Home / Business / Freeh replaced as head of law firm; work in oil spill being questioned
Former FBI director Louis Freeh (R) takes questions regarding his report on child abuse allegations against former Penn State assistant coach Jerry Sandusky during a news conference in Philadelphia, Pennsylvania July 12, 2012. REUTERS/Tim Shaffer

Freeh replaced as head of law firm; work in oil spill being questioned

Louis Freeh is no longer the head of his law firm.

In a press release Thursday, Pepper Hamilton LLP announced that the former FBI director was being succeeded as chairman of the executive committee by Thomas Gallagher. Officials for the firm confirmed that Freeh remains a partner and member of the executive committee, and that he is still chairman of Freeh Group International Solutions.

Gallagher is a former federal prosecutor and two-year member of the firm’s executive committee. His focus has been representing those accused of white-collar crimes and corporate investigations.

While the move comes on the heels of a serious car accident in which Freeh was injured in August, the firm claims that was not the motivation behind the move.

“The future of Pepper Hamilton has never been brighter, and Tom Gallagher will continue to build on the firm’s outstanding reputation. At the beginning of August, I advised the executive committee that I intended to step down as chair and I asked them to plan for my succession. Tom’s selection as chair is the result of that process,” Freeh said in the release.

A representative of the firm said Freeh “is focusing on his recovery” after the crash.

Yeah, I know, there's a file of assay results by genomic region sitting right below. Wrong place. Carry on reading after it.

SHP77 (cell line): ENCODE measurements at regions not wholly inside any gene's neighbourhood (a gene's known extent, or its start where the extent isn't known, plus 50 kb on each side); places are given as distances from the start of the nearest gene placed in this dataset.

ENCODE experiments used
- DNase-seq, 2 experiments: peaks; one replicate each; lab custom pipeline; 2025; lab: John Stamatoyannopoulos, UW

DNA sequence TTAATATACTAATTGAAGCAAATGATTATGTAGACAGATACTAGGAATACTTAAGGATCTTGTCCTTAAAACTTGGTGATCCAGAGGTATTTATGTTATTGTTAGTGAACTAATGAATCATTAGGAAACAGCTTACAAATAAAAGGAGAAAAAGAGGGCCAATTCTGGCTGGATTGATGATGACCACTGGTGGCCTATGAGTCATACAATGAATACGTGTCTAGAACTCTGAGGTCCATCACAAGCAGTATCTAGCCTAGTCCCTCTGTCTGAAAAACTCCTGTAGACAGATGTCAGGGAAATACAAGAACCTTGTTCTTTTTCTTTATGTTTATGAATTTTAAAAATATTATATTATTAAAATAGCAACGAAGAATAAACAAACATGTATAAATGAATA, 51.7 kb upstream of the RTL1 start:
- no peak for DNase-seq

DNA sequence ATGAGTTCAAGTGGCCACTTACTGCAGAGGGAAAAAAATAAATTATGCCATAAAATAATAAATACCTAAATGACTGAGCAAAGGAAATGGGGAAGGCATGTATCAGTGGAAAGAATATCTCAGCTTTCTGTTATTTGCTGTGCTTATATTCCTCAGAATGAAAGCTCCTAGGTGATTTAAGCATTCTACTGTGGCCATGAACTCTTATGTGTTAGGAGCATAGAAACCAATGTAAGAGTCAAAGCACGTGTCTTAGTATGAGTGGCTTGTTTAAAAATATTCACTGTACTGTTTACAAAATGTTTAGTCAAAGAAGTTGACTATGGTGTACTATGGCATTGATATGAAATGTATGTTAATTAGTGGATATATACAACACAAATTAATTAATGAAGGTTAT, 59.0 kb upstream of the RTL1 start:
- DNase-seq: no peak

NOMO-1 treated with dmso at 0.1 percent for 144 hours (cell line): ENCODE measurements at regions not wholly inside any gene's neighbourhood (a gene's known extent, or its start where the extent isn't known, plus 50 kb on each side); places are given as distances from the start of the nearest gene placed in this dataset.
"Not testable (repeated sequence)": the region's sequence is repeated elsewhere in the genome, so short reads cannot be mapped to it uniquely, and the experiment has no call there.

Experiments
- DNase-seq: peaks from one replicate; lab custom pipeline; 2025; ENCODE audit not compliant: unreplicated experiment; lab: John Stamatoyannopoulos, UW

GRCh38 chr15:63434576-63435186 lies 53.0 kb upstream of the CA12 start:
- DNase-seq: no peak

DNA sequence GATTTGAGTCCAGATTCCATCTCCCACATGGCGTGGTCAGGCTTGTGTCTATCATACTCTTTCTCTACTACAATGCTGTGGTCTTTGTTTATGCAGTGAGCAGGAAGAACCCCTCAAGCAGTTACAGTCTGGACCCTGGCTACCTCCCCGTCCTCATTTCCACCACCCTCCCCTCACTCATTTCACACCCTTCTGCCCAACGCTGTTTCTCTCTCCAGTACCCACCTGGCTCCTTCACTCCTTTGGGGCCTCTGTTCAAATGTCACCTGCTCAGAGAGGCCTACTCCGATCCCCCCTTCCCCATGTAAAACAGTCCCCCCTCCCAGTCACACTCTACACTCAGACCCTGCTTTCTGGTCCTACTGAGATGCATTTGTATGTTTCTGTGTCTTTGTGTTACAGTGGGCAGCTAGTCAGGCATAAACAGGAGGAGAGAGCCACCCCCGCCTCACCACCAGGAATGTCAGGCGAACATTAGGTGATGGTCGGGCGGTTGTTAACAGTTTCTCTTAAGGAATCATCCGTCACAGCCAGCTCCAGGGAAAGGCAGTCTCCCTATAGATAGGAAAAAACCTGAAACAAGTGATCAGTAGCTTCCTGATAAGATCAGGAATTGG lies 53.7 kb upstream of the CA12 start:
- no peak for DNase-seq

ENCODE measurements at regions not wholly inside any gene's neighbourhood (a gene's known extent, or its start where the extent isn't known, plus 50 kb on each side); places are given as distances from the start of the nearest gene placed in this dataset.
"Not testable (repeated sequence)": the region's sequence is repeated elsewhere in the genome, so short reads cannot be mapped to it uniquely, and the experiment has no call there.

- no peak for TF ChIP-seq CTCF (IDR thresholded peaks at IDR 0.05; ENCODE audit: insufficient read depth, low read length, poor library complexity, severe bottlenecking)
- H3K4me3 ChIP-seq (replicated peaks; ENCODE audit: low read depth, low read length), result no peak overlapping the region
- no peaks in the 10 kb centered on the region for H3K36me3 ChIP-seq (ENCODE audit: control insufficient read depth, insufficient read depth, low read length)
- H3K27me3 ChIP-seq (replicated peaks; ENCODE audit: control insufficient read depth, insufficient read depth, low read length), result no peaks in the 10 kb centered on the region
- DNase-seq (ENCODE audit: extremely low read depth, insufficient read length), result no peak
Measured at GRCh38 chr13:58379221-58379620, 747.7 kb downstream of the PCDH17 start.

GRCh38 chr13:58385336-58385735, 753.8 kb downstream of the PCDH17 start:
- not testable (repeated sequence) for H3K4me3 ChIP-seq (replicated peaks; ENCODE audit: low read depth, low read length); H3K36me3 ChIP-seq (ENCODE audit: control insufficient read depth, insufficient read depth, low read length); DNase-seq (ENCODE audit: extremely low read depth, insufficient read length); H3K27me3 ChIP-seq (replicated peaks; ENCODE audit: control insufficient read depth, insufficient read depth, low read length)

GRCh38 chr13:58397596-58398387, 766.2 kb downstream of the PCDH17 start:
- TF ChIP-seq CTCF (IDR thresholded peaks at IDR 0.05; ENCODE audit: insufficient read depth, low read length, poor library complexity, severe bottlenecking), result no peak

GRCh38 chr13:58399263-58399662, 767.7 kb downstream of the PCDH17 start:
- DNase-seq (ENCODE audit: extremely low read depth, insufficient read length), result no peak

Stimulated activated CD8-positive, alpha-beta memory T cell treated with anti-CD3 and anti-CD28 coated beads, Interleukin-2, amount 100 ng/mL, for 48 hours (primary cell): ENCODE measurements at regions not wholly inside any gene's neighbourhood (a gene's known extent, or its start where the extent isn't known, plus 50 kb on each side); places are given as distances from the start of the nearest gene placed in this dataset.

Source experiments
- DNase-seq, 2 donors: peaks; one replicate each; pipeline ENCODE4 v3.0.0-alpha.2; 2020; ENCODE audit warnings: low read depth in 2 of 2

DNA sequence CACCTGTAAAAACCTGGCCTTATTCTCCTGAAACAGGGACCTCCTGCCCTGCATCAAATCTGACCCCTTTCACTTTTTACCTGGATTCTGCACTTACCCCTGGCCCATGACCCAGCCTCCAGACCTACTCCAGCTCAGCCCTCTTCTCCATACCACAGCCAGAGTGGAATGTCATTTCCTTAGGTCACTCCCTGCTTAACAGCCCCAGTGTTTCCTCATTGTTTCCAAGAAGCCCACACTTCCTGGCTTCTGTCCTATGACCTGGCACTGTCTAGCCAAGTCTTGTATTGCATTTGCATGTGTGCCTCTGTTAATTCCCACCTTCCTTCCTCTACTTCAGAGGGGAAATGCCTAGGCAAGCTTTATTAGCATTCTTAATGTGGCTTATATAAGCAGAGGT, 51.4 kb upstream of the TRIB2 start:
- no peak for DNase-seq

The firm in its current form was born when Freeh’s Delaware law office, Freeh Sporkin & Sullivan, were blended with Philadelphia powerhouse Pepper Hamilton in 2012.

That was part of the protest raised by attorneys for former Penn State president Graham Spanier in his defamation suit against Freeh for his 2012 report commissioned by the university after the Jerry Sandusky child sex abuse scandal. Freeh found culpability by a number of university officials, including Spanier.

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When Spanier, who faces perjury and conspiracy charges in Dauphin County, sued in Pennsylvania, Freeh petitioned to have the case moved to federal court. Spanier’s camp contends that the involvement of Pepper Hamilton, a Philadelphia firm, proves a Pennsylvania connection and should remain in a Keystone State courtroom.

Other work by Freeh is currently being questioned as well.

Last week, U.S. Judge Carl Barbier in Louisiana ordered a Nov. 7 evidentiary hearing in a case involving lawyers, allegations of corruption and the Deepwater Horizon oil spill in the Gulf of Mexico.

Lionel Sutton and Christine Reitano, husband and wife attorneys who once worked for the office processing claims for victims of the ecological disaster, are appealing a report Freeh prepared in 2013 at Barbier’s direction looking at ethical violations. The report returned allegations of “fraud, money laundering, conspiracy or perjury” and recommended a criminal investigation of Sutton, Reitano and two other lawyers, as well as reviews by their bar associations.

The appeal claims the report was biased and questions the investigation.

Penn State had no comment on Freeh’s replacement or the Louisiana appeal.

Lori Falce can be reached at 235-3910. Follow her on Twitter @LoriFalce. 

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